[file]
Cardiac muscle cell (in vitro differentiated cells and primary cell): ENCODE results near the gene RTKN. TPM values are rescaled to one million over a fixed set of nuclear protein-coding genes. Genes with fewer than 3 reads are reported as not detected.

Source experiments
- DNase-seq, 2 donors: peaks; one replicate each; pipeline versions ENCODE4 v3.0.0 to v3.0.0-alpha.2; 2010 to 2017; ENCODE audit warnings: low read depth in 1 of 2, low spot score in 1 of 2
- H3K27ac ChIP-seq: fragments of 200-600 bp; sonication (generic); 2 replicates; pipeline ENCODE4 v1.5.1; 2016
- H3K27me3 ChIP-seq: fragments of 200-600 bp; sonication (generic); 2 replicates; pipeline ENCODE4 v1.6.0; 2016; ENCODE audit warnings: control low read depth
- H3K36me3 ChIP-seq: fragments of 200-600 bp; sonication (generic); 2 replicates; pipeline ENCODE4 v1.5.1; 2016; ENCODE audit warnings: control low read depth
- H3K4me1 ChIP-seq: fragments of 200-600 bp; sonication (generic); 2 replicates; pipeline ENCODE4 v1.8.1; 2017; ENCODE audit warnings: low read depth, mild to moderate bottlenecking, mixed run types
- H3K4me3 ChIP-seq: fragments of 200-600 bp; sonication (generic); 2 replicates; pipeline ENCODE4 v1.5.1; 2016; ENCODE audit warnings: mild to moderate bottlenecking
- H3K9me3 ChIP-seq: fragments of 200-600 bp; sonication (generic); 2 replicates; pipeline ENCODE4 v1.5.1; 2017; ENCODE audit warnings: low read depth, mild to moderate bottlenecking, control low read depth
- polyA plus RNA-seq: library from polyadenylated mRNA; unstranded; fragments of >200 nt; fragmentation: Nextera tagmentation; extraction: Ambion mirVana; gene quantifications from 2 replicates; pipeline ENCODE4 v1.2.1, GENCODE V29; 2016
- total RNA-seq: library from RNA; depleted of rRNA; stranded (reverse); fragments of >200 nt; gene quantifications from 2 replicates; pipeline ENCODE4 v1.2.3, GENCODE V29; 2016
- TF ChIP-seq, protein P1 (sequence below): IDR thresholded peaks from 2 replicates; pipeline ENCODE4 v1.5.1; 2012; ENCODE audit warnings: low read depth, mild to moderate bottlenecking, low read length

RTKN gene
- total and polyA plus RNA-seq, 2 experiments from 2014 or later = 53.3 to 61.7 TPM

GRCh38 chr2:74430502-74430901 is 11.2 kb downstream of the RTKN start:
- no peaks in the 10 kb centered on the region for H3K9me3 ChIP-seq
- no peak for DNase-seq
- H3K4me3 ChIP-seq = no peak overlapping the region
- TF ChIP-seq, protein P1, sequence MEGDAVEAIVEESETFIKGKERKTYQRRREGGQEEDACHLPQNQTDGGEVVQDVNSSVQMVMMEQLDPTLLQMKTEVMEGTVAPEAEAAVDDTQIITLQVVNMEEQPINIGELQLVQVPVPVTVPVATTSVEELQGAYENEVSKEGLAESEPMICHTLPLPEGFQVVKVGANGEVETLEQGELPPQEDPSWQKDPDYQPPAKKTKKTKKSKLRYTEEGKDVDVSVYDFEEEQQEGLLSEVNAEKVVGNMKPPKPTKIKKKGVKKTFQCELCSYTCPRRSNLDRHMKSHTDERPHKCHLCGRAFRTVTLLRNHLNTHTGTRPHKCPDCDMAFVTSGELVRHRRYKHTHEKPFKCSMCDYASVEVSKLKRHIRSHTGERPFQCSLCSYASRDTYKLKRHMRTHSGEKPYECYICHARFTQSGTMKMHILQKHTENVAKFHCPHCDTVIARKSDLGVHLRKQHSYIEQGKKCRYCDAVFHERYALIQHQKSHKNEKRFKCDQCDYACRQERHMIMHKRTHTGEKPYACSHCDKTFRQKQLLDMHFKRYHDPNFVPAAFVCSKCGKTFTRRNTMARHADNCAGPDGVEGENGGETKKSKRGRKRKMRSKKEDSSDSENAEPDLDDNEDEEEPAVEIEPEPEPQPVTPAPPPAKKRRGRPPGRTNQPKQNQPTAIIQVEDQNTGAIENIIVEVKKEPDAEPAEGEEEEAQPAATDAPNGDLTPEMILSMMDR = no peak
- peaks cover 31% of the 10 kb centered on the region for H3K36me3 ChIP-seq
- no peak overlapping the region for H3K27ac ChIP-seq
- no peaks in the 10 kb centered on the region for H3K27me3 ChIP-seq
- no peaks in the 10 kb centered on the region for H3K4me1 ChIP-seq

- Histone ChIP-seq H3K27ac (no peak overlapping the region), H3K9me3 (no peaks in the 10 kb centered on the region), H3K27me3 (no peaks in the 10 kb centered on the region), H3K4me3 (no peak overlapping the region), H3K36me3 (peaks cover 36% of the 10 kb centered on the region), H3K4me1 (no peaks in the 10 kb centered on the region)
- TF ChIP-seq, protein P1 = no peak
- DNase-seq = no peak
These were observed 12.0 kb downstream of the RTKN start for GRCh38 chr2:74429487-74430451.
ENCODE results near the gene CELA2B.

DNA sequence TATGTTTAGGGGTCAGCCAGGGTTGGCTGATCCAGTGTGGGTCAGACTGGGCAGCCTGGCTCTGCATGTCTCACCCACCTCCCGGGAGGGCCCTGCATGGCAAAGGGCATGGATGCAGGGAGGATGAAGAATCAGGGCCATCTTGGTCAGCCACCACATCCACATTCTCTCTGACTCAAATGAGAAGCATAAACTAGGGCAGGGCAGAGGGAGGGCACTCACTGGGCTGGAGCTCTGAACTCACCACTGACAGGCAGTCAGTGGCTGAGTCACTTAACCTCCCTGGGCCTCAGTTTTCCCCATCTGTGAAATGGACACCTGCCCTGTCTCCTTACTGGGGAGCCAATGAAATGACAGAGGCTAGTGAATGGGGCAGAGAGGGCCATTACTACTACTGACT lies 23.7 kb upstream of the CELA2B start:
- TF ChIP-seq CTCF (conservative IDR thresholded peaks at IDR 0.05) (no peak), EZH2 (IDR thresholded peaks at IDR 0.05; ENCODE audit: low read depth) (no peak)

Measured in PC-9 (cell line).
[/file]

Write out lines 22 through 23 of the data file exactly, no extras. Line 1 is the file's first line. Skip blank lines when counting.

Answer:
- no peaks in the 10 kb centered on the region for H3K27me3 ChIP-seq
- no peaks in the 10 kb centered on the region for H3K4me1 ChIP-seq